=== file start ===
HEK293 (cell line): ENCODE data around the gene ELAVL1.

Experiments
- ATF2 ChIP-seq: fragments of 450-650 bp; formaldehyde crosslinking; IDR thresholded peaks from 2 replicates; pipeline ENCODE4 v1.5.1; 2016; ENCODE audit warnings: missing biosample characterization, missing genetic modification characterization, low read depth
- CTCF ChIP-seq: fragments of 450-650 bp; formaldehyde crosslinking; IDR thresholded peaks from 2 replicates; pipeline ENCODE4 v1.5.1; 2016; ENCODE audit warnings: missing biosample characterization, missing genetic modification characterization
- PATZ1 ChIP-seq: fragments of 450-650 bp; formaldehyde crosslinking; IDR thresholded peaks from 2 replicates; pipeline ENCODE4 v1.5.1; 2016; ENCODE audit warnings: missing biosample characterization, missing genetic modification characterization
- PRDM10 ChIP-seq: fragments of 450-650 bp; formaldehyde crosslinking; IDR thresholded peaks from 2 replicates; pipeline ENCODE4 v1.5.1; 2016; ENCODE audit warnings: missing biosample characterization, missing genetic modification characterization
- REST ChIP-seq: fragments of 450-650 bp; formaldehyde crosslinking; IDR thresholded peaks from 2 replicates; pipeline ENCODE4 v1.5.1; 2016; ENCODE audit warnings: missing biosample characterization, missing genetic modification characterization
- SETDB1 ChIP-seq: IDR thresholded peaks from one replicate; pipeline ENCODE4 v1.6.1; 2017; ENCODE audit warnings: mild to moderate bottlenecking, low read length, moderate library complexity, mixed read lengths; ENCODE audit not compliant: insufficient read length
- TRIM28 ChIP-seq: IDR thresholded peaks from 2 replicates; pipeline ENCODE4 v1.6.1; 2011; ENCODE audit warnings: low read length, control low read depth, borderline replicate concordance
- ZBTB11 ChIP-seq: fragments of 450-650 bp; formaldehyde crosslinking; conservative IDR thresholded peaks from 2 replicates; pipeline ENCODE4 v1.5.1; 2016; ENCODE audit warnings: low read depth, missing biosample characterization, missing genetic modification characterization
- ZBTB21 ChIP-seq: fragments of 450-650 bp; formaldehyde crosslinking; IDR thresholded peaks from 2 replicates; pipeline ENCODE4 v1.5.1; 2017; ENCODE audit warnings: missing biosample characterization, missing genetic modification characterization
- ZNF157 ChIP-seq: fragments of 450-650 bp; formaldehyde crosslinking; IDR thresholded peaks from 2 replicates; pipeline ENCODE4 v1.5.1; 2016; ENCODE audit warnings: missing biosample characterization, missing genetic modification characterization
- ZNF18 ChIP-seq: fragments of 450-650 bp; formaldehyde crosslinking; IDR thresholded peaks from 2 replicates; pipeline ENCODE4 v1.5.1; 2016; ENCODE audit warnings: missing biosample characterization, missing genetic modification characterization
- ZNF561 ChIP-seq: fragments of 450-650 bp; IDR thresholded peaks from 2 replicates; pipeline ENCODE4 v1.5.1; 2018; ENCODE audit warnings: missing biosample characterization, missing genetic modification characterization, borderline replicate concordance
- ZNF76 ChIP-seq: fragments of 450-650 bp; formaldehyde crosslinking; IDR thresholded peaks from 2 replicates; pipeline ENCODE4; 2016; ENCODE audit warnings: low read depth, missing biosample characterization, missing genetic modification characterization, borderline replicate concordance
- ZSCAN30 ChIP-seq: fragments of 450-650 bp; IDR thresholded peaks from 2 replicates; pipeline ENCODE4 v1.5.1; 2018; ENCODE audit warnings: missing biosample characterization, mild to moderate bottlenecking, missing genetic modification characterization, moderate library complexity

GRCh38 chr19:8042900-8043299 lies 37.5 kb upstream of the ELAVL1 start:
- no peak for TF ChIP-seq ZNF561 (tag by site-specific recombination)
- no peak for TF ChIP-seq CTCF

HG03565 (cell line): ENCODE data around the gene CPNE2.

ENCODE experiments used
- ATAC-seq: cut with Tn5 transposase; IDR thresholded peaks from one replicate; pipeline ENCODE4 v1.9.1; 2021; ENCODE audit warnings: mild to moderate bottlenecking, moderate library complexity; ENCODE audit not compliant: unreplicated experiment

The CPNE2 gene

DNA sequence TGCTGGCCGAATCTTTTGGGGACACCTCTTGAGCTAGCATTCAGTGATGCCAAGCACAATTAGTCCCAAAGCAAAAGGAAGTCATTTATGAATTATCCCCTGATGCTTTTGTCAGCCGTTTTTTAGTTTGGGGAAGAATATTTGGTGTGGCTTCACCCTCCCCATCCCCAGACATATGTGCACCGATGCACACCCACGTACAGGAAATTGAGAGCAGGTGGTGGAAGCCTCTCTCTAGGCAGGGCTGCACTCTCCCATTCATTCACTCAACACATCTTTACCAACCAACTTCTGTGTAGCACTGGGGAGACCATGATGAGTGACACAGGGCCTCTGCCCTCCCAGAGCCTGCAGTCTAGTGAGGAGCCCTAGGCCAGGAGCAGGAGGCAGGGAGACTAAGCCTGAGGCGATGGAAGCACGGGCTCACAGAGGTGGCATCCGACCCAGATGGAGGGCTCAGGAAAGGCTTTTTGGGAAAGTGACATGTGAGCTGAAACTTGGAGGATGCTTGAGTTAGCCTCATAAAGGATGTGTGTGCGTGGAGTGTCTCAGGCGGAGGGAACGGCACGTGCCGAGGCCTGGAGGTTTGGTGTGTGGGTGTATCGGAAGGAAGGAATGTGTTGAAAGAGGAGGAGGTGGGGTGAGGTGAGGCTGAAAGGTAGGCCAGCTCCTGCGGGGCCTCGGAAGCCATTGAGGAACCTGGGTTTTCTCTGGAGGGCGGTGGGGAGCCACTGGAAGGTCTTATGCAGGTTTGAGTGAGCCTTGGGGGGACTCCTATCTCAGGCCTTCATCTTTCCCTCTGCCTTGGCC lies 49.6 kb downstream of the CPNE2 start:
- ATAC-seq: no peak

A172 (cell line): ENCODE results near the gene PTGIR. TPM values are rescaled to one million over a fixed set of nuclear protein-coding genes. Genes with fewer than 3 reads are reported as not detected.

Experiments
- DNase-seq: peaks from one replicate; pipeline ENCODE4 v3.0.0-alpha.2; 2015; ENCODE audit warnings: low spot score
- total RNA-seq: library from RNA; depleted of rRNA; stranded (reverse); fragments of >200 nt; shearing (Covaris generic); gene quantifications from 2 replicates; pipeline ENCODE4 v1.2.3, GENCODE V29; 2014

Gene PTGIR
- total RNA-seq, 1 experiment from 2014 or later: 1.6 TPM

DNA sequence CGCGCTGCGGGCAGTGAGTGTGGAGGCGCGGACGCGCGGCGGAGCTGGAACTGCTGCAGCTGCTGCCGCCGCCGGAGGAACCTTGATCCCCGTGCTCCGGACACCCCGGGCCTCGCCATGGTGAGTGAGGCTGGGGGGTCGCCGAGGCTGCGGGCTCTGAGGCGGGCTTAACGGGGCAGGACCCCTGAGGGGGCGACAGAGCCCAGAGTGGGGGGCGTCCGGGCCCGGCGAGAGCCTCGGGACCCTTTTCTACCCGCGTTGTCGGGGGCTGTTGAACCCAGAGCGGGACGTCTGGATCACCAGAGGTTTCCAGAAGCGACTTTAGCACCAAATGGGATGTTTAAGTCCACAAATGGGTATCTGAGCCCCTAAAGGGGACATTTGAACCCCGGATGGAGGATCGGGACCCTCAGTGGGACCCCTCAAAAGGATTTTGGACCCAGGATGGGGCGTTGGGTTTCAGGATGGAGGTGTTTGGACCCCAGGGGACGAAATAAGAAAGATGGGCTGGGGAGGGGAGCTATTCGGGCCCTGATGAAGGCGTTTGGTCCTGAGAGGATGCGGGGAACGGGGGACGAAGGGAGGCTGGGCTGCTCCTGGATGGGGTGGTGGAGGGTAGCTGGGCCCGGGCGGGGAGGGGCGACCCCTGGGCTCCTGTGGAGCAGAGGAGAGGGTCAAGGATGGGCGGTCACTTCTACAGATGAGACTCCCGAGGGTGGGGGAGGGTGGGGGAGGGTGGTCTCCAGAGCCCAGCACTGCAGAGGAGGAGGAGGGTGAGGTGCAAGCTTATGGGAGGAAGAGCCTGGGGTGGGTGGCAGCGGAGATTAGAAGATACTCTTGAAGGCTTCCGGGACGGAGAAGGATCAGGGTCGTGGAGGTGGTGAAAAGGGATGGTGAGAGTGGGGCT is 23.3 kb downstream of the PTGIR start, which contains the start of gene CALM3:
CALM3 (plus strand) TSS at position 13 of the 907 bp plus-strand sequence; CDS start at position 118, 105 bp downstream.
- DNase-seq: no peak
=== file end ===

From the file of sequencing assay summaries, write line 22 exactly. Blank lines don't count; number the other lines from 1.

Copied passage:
- ATAC-seq: cut with Tn5 transposase; IDR thresholded peaks from one replicate; pipeline ENCODE4 v1.9.1; 2021; ENCODE audit warnings: mild to moderate bottlenecking, moderate library complexity; ENCODE audit not compliant: unreplicated experiment